I’m updating a client’s tone of voice guidelines at the moment, based on their brand values. And to make sure they’ll work for everyone who’ll use them, I’ve been meeting all my client’s agencies and internal teams to find out what they all need.

This week I chatted with the ‘acquisition’ team, who send campaigns by email and post to attract new customers. They have these mailers down to a fine art – they know the response they can expect from certain approaches and they’re measured on that response.

Conflict between price and brand value messages?

The problem is, most of their messages only talk about good deals. So to my mind, they are all slightly different ways to say how cheap they are. Affordability is indeed crucial, but the other brand values don’t really get a look in.

This got me asking myself, is there a tension between price and brand value messages? And if there is, can brand values get in the way of making money?

The danger of price obsession

Businesses in some industries seem to be obsessed with price. And for certain groups of customers price is, indeed, the most important thing.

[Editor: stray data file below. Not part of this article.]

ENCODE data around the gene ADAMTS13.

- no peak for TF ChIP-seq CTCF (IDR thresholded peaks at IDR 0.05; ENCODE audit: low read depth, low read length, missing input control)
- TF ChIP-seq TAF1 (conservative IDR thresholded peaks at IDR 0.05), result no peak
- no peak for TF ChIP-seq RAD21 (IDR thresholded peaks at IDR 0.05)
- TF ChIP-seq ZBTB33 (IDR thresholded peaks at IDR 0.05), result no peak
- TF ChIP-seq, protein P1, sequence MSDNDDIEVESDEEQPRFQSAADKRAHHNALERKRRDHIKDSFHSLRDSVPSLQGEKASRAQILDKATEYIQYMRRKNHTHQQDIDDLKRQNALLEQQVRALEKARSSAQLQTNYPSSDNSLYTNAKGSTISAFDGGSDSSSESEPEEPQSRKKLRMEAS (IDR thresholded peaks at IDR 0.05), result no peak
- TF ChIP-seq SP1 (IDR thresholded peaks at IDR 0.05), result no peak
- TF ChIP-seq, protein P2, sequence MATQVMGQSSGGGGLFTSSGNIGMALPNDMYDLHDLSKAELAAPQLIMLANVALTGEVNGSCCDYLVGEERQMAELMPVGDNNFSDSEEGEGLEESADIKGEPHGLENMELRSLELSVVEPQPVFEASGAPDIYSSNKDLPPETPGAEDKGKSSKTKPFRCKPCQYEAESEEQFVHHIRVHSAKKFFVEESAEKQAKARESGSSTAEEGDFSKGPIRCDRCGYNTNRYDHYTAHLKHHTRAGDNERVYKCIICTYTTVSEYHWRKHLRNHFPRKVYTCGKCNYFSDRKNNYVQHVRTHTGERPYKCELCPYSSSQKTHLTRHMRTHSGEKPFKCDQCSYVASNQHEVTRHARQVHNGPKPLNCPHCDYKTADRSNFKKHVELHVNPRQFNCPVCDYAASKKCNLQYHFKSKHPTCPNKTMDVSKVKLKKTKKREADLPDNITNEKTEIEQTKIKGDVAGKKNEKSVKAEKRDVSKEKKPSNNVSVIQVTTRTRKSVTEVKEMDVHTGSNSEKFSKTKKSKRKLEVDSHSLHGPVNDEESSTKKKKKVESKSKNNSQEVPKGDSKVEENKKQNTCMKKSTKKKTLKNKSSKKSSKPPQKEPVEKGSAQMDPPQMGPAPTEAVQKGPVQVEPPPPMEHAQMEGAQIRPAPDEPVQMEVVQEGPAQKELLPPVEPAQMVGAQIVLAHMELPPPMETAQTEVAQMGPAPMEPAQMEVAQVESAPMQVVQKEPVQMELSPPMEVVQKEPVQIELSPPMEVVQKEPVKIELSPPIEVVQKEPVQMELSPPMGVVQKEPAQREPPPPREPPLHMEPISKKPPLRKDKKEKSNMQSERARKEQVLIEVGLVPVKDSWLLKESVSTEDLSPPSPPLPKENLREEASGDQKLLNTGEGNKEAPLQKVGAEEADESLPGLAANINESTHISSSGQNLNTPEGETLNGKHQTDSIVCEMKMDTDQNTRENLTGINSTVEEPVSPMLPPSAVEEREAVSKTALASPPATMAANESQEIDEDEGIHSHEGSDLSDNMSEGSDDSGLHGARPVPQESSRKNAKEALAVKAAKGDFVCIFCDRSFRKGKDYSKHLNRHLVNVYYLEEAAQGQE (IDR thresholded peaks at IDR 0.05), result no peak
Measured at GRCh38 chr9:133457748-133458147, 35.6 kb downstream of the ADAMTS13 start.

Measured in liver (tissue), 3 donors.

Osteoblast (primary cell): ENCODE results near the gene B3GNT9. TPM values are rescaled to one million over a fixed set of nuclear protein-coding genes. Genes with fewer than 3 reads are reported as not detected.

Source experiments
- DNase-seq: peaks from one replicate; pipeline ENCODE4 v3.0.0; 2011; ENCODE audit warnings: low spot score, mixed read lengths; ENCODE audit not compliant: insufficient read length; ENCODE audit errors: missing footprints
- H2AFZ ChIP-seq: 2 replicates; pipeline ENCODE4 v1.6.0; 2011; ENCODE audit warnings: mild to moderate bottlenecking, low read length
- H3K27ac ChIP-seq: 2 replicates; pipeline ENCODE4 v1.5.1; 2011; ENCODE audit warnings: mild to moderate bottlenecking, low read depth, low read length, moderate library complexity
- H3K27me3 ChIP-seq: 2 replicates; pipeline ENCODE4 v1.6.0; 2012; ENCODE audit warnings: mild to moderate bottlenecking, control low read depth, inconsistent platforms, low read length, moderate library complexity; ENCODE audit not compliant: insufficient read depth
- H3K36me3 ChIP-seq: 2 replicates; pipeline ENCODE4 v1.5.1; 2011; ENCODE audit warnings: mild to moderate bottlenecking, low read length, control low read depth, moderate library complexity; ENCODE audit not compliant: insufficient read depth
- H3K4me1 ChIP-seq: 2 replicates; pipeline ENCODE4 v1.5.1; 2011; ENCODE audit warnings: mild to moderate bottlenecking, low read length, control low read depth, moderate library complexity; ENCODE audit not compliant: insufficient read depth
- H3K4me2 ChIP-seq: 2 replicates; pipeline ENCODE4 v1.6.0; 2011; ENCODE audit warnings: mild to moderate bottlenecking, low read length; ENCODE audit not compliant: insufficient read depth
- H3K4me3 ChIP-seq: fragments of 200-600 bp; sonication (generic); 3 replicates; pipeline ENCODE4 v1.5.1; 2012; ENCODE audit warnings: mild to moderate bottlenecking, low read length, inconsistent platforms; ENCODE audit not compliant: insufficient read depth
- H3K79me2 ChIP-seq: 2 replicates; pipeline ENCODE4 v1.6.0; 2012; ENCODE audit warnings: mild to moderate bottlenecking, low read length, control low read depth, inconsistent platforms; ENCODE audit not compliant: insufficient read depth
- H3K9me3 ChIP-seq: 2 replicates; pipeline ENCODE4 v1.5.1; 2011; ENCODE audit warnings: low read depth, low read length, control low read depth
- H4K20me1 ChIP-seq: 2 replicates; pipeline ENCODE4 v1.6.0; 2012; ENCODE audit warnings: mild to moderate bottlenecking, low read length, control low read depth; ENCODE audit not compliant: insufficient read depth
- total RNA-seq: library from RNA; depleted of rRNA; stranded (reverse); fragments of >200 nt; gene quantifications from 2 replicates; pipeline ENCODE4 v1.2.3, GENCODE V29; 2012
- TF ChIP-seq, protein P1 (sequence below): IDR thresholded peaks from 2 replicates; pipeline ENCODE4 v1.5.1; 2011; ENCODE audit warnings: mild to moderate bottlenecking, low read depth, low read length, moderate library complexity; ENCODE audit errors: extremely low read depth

But price can only be a race to the bottom. You’re cheaper this month, a competitor is cheaper next month. If you keep chasing each other in circles, eventually no one’s making much profit, if any. And that’s not sustainable.

How to earn customers’ trust

A brand that’s just cheap, is just cheap. You also need to earn customers’ trust. To be known for something that customers value. If you’re not known for anything but price, you can only ever compete on price.

And that’s why brand values matter. They help you decide whether you believe in something other than price.

Lip service to brand values

I see many businesses pay lip service to brand values then carry on chasing the sales. It’s as if someone read about values in a textbook, came up with some, then forgot about them.

Brand values are what generate long-term, sustainable value in business.

Look at Apple for example. They make some of the most expensive products in their markets, yet fans buy regardless. They famously stand by values like being simple and are criticised when that impacts on products in ways that are inconvenient (like ditching USB ports on MacBooks).

Brand values increase margins

But by standing for something and being consistent, Apple are able to sell their products for much more than competitors and make massive margins, despite smaller volumes. They’ve successfully built one of the most valuable companies in history, not by being cheap, but by standing by what they believe.

So, yes, in the short term, values might get in the way of sales. But in the long run, values bring far more value.

What do you think?